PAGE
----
We received the “Back Together 2020” plan from Olentangy Schools yesterday with our options for the 2020-21 school year, and the news was disappointing.
I’ve always been a huge supporter of our schools, and I realize that these decisions are not easy ones to make. Coronavirus life is not what any of us would have chosen, and it’s impossible to please everyone.
It’s especially tough in light of the fact that the Olentangy community seems to have formed into two opposing, polarized groups on Facebook: Open Olentangy wants the schools back to normal at any cost, while Open Safe Olentangy wants school to be safe for our kids, first and foremost.
The Open Olentangy group is disturbing to say the least. I never joined, but because I was invited by a member, I am able to see all posts. The group is full of anti-maskers and Coronavirus-deniers. Anyone who espouses a view other than “schools should be opened as normal at any risk” is shot down or ejected from the group. It’s proven to be a hotbed of ignorance, science-disbelievers and intolerance.
I’ve even seen comments in Open Olentangy that claim the Coronavirus is made up and will literally vanish once the presidential election is over. I’m not saying everyone in the group is like that, of course – but it’s alarming how many are. Reading the posts and comments, it seems that nothing is wrong, there are no risks and anyone who thinks otherwise is nuts.
The Open Safe Olentangy group, on the other hand, has an emphasis on “safe” because we want our kids, teachers and school staff to be SAFE. We want safety precautions such as mandatory masks, 6 feet of social distancing and enough options so that parents can feel reassured that our kids can learn in school AND stay healthy this fall. This group seems to have a mix of extremely cautious parents who likely will choose an online option, and moderately cautious parents who would likely prefer a hybrid option.
Olentangy’s Back Together 2020 plan
I am beyond disappointed that, in the newly announced Olentangy Schools plan, parents are given just two extreme options: either send kids back 5 days a week to overcrowded conditions with only 3 feet of social distancing “when possible” OR commit to a full year of online education with no chance of kiddos coming back to school if things start to look better in the spring.
I had hoped for a more moderate, hybrid option, where kids can go back to school in smaller groups a couple of days a week, and do online learning at home the other days. It’s true that this hybrid approach would be very difficult for working parents, but it also seems to be the safest course of action in terms of limiting the spread of disease and allowing schools to follow CDC recommendations.
Olentangy’s plan notes that they will offer a hybrid approach if the Coronavirus situation gets worse and Delaware County goes to a level three public emergency. In other words, they’ll take safety precautions only AFTER the problem worsens.
Isn’t it ironic that the very thing that could cause our county to move to a level three public emergency is the 5-days in school approach the district is proposing for the start of school next month?!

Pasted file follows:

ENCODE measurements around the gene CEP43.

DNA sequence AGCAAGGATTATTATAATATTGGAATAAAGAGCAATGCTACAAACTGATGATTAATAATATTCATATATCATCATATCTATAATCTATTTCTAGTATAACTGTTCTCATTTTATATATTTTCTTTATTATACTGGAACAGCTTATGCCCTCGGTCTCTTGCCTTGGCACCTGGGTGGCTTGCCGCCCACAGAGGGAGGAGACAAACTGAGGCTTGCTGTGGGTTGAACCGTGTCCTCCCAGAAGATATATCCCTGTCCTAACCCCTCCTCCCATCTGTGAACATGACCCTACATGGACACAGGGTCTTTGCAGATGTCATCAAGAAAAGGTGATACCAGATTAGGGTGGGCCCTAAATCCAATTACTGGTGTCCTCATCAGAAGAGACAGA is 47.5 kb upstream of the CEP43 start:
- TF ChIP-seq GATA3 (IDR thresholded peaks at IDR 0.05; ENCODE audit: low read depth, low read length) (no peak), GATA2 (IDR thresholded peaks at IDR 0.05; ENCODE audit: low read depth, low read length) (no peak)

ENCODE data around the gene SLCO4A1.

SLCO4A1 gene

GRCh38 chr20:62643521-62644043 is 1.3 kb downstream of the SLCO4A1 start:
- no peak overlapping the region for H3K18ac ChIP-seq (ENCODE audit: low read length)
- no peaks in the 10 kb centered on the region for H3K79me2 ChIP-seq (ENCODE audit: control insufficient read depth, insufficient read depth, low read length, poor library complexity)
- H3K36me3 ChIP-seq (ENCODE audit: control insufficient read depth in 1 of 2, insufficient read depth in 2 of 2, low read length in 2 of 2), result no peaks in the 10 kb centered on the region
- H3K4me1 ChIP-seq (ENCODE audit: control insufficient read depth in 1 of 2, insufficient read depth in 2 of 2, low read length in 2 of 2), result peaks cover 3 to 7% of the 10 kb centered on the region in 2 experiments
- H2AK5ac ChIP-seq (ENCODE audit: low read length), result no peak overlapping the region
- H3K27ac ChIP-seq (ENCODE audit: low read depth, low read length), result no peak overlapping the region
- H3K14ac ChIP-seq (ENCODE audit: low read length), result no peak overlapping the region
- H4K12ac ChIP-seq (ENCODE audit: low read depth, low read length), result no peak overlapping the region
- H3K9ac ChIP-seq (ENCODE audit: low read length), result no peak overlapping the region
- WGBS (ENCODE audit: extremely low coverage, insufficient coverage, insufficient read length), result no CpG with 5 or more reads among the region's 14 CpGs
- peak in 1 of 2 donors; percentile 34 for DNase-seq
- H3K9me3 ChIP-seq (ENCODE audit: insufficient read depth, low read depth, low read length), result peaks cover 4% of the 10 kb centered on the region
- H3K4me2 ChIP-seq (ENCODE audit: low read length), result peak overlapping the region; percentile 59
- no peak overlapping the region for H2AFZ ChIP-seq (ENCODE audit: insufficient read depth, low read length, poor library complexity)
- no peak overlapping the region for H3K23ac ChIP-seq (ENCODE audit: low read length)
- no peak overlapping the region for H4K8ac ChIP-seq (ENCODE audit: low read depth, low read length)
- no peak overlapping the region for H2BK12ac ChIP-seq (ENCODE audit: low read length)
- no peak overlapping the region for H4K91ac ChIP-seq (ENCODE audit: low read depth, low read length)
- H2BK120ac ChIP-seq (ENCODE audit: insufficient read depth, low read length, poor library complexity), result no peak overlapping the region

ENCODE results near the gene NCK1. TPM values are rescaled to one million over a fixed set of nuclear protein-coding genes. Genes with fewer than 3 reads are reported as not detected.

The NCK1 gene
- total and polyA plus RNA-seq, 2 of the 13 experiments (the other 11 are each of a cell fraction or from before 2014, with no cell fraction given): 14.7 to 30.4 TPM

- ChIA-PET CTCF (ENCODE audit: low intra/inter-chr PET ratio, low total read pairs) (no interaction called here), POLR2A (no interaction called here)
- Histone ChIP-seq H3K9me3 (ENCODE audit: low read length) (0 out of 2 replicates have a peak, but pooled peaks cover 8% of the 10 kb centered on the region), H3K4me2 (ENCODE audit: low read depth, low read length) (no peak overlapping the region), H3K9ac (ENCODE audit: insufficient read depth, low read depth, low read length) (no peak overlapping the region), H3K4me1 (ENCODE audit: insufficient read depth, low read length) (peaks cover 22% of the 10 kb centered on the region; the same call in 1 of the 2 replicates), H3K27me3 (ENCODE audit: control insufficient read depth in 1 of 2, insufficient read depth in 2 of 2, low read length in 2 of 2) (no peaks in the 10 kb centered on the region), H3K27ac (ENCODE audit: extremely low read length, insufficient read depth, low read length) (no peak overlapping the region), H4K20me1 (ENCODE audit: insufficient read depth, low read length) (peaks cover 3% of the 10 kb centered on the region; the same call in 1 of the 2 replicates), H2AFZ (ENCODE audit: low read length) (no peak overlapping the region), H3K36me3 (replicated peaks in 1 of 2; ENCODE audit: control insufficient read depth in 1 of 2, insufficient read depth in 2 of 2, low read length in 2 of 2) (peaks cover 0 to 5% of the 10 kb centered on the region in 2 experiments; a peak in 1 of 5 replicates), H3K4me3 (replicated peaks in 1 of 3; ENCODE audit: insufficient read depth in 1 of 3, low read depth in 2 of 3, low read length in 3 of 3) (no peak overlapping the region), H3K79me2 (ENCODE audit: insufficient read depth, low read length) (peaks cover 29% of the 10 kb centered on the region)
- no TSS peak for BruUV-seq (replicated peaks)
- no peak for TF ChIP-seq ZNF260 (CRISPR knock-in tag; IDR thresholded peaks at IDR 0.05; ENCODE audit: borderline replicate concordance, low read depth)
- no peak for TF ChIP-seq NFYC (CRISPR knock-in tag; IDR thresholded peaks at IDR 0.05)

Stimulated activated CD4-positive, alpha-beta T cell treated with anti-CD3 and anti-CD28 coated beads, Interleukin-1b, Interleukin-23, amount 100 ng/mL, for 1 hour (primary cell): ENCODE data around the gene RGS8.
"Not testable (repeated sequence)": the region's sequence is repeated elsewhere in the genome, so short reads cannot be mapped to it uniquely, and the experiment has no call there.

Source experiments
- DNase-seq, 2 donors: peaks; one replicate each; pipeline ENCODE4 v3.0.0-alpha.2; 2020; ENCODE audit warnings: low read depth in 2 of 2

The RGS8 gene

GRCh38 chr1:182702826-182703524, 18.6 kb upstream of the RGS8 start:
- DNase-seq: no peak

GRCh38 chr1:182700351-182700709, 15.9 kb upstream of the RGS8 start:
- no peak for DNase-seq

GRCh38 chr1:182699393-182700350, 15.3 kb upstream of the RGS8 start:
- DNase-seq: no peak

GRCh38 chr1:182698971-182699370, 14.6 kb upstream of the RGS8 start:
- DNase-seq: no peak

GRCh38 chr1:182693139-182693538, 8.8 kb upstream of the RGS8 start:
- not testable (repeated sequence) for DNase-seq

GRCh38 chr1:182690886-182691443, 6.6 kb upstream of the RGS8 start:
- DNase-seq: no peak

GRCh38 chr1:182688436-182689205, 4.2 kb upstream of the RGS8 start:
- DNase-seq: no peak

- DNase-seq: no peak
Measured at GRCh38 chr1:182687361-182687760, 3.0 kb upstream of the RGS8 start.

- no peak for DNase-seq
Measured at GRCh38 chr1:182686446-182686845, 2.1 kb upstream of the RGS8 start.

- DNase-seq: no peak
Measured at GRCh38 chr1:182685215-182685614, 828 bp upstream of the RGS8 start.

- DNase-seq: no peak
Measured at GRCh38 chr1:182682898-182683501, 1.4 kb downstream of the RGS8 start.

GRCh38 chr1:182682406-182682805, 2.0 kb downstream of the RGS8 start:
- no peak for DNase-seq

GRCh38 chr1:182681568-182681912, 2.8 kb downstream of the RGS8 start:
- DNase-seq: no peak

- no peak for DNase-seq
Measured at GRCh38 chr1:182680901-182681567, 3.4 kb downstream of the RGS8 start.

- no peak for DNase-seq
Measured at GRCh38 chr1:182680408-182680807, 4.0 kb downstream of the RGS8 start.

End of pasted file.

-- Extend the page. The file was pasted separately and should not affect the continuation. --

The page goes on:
Our daughter is entering 5th grade this year; it’s her last year at the elementary school she adores. Her 4th grade year was brutally cut in half due to the Coronavirus, but she handled it like a champ. I truly wish she could have at least some sense of normalcy by being back in school a few days each week, but without the fear of overcrowding and with the safety of masks and 6 feet of social distancing. It doesn’t feel like that’s asking too much.
I’m not afraid of online schooling – we made it work in the spring, and I know our family will do our best and adapt again if it comes to that. But I am angry that OLSD is making the online option seem so punitive by forcing parents to lock in for the entire year. Other districts are allowing flexibility so that parents can start kids with online learning, then pivot back to in-person education if/when health conditions improve.
Olentangy’s plan – the two options currently available to parents – is rigid, restrictive and seems to play right into the two extremes, leaving parents with more moderate views stuck with no good option. My only hope at this point is that the Health Department will shoot it down and force OLSD to go with the hybrid approach.
And honestly, maybe that was the school district’s strategy all along. Maybe they had to make it look like they were going with the “open as normal” approach that Open Olentangy demands in their petition – knowing that either the county Coronavirus conditions or the Health Department will end up mandating a hybrid approach after all. That way, the district could say “it’s not our fault” and have their butts covered when all the Open Olentangy parents rant and complain.
A lot can change between now and August 31, our new date for the first day of school. Whatever happens, here’s hoping for a healthy and happy school year for all of us; a flexible, compassionate approach that meets our kids’ needs; and – because I’m an optimist and a dreamer – a future with a lot less division and polarization so we can truly be One Olentangy.
If you’re a fellow Olentangy resident, what did you think of the Back to School plan? If you’re from another district, what’s your school year looking like for this fall – and are you happy with the options provided for students? I’d love to hear your thoughts in the comments below or over on Facebook.